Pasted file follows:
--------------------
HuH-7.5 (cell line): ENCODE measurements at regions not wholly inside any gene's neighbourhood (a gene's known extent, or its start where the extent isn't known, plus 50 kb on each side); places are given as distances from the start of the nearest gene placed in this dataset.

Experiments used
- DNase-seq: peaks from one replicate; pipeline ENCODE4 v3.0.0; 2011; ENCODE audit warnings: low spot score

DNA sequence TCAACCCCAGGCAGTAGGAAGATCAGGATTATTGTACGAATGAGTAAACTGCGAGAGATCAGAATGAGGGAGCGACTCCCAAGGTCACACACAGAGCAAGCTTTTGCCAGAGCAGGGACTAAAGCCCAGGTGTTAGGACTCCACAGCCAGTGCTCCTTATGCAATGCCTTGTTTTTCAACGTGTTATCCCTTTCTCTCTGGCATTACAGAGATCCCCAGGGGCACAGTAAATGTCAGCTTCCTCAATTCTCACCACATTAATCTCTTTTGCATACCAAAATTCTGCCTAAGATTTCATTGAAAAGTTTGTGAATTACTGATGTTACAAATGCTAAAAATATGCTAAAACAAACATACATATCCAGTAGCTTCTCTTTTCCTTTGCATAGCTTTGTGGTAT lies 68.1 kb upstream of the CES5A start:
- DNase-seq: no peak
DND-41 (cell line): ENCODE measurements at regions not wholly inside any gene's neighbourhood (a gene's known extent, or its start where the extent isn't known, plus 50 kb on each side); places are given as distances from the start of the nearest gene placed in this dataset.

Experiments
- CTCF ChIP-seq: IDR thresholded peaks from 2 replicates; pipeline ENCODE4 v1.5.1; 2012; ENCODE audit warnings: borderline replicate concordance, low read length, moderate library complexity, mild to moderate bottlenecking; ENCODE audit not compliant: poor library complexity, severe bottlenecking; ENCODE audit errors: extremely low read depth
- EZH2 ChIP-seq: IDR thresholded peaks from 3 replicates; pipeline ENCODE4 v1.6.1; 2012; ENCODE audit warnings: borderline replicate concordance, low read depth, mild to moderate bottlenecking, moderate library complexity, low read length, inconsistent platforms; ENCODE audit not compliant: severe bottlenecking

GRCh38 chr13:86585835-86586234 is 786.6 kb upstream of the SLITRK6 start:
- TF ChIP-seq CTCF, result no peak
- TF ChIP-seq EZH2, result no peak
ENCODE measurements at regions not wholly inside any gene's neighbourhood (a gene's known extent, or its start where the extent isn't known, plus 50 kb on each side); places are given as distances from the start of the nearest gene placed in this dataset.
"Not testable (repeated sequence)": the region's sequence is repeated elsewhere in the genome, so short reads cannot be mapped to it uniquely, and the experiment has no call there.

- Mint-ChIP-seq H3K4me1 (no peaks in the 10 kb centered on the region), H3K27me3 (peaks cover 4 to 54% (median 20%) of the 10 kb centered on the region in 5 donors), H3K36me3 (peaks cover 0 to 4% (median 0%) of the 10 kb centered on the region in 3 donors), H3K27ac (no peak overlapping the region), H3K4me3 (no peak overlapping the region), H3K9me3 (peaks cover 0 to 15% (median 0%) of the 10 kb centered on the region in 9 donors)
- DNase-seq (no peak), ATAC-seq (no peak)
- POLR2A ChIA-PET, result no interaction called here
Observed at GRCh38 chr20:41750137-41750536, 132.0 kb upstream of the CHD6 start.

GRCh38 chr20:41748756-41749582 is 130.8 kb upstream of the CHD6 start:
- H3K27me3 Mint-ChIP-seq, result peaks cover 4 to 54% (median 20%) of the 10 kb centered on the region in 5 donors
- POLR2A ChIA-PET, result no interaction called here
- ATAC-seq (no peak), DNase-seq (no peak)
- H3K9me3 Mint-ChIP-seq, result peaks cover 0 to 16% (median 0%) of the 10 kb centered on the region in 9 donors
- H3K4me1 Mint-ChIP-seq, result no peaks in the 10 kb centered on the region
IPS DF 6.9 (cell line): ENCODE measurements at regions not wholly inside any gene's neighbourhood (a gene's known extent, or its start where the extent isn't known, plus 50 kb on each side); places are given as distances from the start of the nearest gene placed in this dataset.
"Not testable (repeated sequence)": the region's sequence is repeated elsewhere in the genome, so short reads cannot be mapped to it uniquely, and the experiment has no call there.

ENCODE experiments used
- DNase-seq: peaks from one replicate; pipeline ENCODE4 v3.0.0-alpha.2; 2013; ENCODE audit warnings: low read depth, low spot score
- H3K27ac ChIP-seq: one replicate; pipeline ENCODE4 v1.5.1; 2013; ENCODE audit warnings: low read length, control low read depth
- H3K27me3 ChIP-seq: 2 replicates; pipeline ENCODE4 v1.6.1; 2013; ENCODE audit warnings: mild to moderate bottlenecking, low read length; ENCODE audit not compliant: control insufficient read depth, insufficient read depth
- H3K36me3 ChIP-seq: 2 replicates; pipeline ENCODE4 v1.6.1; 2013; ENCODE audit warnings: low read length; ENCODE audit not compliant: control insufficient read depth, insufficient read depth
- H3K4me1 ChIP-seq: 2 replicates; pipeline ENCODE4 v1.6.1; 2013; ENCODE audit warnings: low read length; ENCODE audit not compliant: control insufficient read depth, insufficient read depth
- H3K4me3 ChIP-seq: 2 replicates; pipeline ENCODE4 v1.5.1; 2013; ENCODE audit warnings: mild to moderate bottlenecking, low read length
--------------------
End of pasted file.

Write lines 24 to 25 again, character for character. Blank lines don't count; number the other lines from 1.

- H3K4me1 Mint-ChIP-seq, result no peaks in the 10 kb centered on the region
IPS DF 6.9 (cell line): ENCODE measurements at regions not wholly inside any gene's neighbourhood (a gene's known extent, or its start where the extent isn't known, plus 50 kb on each side); places are given as distances from the start of the nearest gene placed in this dataset.